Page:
Optimize Your PR—Don’t Do Silly Surveys
We are strong advocates of using surveys for public relations outreach. Commissioning surveys that answer interesting questions to help drive news stories and other types of communication can build a credible foundation so that journalists and other audiences take note and listen. But we are not fans of silly surveys that rely on outlandish, sexy, or clever comparisons designed primarily to get quick flashes of attention and media hits.
There are three tiers of survey research common in public relations, only two of which can truly optimize your PR:
Serious Surveys. Beyond providing rich material for news releases, serious surveys are designed to establish true thought leadership. They are leveraged for publication through white papers, conference presentations, or peer-reviewed journals. The surveys we conducted and published about ulcerative colitis are excellent examples, and for the last three years have been used by the client to demonstrate a deep understanding of the issues faced by patients and physicians.
Solid Surveys. Solid surveys answer interesting questions or document issues that people care about, with solutions that people can use. The primary goal is media placement, but a solid survey can be leveraged further. For example, one client we worked for got significant story placements by surveying people about skin cancer myths and reasons for not taking simple precautions like wearing sunscreen. Another gets ongoing coverage for a survey of IT professionals about future trends in the marketplace.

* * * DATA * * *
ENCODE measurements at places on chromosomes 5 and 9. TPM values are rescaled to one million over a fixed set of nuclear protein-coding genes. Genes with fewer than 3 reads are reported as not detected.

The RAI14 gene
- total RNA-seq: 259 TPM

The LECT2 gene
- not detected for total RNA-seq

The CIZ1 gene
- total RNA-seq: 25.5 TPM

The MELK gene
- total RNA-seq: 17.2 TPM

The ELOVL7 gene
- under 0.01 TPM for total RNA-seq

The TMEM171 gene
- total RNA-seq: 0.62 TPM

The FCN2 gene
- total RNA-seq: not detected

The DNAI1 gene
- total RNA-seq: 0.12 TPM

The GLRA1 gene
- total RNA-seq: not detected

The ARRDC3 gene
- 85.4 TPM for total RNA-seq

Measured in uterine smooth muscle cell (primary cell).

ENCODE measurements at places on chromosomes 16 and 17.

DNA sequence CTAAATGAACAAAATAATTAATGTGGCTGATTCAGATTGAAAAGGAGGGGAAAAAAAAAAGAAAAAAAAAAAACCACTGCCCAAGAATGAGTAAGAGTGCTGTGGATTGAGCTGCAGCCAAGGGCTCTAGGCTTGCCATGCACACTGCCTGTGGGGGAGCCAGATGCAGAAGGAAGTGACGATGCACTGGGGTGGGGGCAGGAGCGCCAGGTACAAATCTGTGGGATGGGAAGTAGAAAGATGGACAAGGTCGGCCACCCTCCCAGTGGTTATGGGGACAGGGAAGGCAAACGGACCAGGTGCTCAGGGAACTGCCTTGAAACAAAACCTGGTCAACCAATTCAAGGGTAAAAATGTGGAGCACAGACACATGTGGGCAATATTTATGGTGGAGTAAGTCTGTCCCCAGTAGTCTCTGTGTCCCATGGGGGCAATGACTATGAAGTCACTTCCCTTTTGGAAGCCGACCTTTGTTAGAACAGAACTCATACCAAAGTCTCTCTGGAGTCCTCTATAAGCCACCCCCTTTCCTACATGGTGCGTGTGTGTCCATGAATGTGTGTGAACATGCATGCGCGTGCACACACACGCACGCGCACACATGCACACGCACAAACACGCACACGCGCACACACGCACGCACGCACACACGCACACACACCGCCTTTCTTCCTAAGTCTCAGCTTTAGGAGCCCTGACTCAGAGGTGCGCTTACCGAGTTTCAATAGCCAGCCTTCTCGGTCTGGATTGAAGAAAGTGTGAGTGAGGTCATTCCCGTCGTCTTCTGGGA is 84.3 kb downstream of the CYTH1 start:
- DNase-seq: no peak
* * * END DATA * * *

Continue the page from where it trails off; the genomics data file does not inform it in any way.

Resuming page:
Silly Surveys. These are unfortunately not designed to answer authentic questions, but to grab attention in ways that may not even be relevant to your business. We saw one survey not long ago that measured which song titles, from among five or six listed, captured people’s optimism or pessimism about the decade ahead. The client? An office products company. Another recent survey announced the percentage of women who would give up TV, cell phones, computers, or sex in exchange for losing 10 pounds. Who cares? These are not meaningful comparisons; they’re just silly.
To be fair, silly surveys can attract good media, but there are costs. First, they diminish your (and our) long-term credibility as journalists start to ask whether they’re reading yet another gimmick survey or whether your latest effort offers something of real value. Second, there is an opportunity cost. You could be investing in information that not only gets media attention, but is leveraged in multiple ways and for many years. We have a client for whom we did a solid survey back in 2004, which they are still using on their website to engage consumers in 2010.
If you’re in the business of PR, we suggest leaving the silly surveys to Facebook polls. Instead, focus on building a credible foundation with expert research and data analysis. Versta Research can help you with this. We can help you answer questions with expertise, turn data into stories, and ultimately help you communicate those stories to the audiences you need to reach.
—Joe Hopper, Ph.D.